Is the Holocaust Unique?

Perspectives on Comparative Genocide

Edited by Alan S. Rosenbaum

Third Edition • December 1, 2008 • 400 pages

Print ISBN: 9780813344065 • $49.00 USD$53.99 CAN

Ebook ISBN: 9780786727452 • $29.99 USD$34.99 CAN

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In essays written specifically for this volume, distinguished contributors assess highly charged and fundamental questions about the Holocaust: Is it unique? How can it be compared with other instances of genocide? What constitutes genocide, and how should the international community respond? On one side of the dispute are those who fear that if the Holocaust is seen as the worst case of genocide ever, its character will diminish the sufferings of other persecuted groups. On the other side are those who argue that unless the Holocaust’s uniqueness is established, the inevitable tendency will be to diminish its abiding significance.

The editor’s introductions provide the contextual considerations for understanding this multidimensional dispute and suggest that there are universal lessons to be learned from studying the Holocaust. The third edition brings this volume up to date and includes new readings on the Cambodian and Rwandan genocides, common themes in genocide ideologies, and Iran’s reaction to the Holocaust. In a world where genocide persists and the global community continues to struggle with the implications of international crime, prosecution, justice, atonement, reparation, and healing, the issues addressed in this book are as relevant as ever.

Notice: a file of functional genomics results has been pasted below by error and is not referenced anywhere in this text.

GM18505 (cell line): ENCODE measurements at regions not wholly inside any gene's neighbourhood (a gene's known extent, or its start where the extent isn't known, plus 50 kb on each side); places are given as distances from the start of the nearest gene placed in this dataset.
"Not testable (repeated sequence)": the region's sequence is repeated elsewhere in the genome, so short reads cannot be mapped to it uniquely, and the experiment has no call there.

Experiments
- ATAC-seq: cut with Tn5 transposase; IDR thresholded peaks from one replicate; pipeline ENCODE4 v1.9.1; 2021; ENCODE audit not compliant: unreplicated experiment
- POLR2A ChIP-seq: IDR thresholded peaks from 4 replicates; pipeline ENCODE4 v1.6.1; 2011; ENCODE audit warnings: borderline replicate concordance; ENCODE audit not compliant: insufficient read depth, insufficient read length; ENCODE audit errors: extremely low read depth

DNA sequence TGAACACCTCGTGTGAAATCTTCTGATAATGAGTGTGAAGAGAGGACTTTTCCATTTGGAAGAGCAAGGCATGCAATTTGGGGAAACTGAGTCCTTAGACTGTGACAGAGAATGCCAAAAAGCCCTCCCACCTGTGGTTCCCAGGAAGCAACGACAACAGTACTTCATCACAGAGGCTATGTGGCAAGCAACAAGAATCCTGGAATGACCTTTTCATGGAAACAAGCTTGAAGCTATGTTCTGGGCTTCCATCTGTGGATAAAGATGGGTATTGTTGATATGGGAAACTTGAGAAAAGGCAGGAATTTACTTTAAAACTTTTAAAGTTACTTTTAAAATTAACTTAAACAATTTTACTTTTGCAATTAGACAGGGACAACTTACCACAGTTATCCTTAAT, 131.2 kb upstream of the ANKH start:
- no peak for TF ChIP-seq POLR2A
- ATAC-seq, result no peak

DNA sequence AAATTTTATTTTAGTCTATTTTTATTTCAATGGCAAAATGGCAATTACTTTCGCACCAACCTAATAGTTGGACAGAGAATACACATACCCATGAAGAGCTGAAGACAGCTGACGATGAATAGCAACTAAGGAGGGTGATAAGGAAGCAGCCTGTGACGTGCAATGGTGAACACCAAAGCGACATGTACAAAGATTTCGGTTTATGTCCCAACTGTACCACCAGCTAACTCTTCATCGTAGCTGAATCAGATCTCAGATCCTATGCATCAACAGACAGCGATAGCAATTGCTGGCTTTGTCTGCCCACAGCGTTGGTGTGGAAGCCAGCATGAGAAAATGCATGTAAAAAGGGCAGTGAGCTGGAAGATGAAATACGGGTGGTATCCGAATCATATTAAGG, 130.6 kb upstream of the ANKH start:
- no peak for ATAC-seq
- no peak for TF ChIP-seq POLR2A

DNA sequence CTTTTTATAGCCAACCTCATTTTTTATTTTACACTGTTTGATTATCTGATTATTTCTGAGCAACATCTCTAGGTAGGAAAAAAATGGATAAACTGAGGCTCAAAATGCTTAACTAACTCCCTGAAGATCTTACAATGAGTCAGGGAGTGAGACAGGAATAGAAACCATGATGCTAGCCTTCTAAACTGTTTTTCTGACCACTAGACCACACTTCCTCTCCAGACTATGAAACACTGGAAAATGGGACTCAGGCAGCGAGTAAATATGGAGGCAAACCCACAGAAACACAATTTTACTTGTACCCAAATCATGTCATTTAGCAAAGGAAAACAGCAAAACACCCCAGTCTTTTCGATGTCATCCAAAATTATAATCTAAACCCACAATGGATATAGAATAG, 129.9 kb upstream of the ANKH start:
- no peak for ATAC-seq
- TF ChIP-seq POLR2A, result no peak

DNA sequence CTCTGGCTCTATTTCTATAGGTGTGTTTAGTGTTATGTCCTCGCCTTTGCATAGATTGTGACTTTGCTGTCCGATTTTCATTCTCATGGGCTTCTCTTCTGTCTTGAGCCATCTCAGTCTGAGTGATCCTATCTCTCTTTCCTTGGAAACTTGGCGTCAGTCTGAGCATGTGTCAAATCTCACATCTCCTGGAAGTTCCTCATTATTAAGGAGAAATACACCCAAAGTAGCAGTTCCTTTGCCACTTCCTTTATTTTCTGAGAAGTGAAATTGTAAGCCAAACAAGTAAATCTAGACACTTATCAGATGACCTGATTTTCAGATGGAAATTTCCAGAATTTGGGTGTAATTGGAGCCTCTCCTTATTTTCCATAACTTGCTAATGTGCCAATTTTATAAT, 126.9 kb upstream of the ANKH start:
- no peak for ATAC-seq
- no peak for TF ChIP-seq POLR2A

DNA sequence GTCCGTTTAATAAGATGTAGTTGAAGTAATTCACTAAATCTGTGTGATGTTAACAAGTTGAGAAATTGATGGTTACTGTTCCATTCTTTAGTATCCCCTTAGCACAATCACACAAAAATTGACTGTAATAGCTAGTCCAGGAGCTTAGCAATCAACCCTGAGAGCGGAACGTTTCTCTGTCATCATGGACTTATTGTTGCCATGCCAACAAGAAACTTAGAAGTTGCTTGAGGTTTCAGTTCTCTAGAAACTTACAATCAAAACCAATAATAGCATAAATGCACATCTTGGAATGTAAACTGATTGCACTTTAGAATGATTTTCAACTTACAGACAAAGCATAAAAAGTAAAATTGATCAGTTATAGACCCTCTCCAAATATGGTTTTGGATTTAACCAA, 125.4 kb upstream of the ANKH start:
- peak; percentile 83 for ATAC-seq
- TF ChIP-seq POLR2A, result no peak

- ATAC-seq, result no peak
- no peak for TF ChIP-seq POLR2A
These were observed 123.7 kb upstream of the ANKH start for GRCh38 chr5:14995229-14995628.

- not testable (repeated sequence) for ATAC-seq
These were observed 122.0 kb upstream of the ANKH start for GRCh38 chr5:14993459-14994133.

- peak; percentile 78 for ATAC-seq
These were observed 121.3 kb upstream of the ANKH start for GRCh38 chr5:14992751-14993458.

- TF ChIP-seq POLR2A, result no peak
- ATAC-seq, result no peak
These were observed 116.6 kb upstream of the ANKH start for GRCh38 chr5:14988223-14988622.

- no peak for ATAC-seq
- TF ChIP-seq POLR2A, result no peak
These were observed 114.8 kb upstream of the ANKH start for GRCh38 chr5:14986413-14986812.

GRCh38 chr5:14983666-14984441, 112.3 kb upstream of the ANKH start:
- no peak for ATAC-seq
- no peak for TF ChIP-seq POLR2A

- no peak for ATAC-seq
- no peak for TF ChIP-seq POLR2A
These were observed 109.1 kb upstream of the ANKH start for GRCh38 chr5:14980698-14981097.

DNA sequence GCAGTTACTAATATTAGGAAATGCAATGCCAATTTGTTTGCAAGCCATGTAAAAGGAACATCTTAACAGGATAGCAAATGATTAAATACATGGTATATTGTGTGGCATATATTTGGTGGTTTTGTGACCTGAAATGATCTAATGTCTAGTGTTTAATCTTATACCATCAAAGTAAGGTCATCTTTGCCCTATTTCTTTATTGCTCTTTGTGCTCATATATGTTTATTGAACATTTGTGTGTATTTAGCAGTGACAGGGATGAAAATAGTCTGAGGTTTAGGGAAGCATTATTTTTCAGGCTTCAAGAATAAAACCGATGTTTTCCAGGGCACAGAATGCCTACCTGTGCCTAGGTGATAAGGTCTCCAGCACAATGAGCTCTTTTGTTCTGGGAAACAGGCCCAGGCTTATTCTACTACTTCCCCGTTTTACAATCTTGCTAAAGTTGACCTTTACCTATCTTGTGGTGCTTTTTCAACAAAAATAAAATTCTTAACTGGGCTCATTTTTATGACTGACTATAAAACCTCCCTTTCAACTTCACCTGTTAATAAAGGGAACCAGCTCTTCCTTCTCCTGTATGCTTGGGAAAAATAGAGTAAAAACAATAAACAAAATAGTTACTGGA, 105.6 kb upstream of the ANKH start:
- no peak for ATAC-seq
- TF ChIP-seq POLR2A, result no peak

Alan S. Rosenbaum is professor of philosophy at Cleveland State University and the author of Prosecuting Nazi War Criminals; The Philosophy of Human Rights; Coercion and Autonomy; and Constitutionalism: The Philosophical Dimension. His many articles have appeared in professional publications such as The Encyclopedia of Genocide; The National Law Journal; The International Journal of Applied Philosophy; The Genocidal Mind; and The Journal of Social Philosophy.

Foreword, Israel W. Charny

Introduction to the First Edition, Alan S. Rosenbaum
Introduction to the Second Edition, Alan S. Rosenbaum
Introduction to the Third Edition, Alan S. Rosenbaum

1. The Ethics of Uniqueness, John K. Roth
2. Religion and the Uniqueness of the Holocaust, Richard L. Rubenstein
3. From the Holocaust: Some Legal and Moral Implications, Richard J. Goldstone
4. The Uniqueness of the Holocaust: The Historical Dimension, Steven T. Katz
5. Responses to the Porrajmos: The Romani Holocaust, Ian Hancock
6. The Atlantic Slave Trade and the Holocaust: A Comparative Analysis, Seymour Drescher
7. The Armenian Genocide as Precursor and Prototype of Twentieth-Century Genocide, Robert F. Melson
8. The Comparative Aspects of the Armenian and Jewish Cases of Genocide: A Sociohistorical Perspective, Vahakn N. Dadrian
9. Stalinist Terror and the Question of Genocide: The Great Famine, Barbara B. Green
10. The Holocaust and the Japanese Atrocities, Kinue Tokudome
11. The Holocaust, Rwanda and the Category of Genocide, Jerry Fowler
12. Hitler, Pol Pot, and Hutu Power: Common Themes in Genocidal Ideologies, Ben Kiernan
13. “Global Vision”: Iran’s Holocaust Denial, Matthias Küntzel
14. The Promise and Limits of Comparison: The Holocaust and the 1994 Genocide in Rwanda, Scott Straus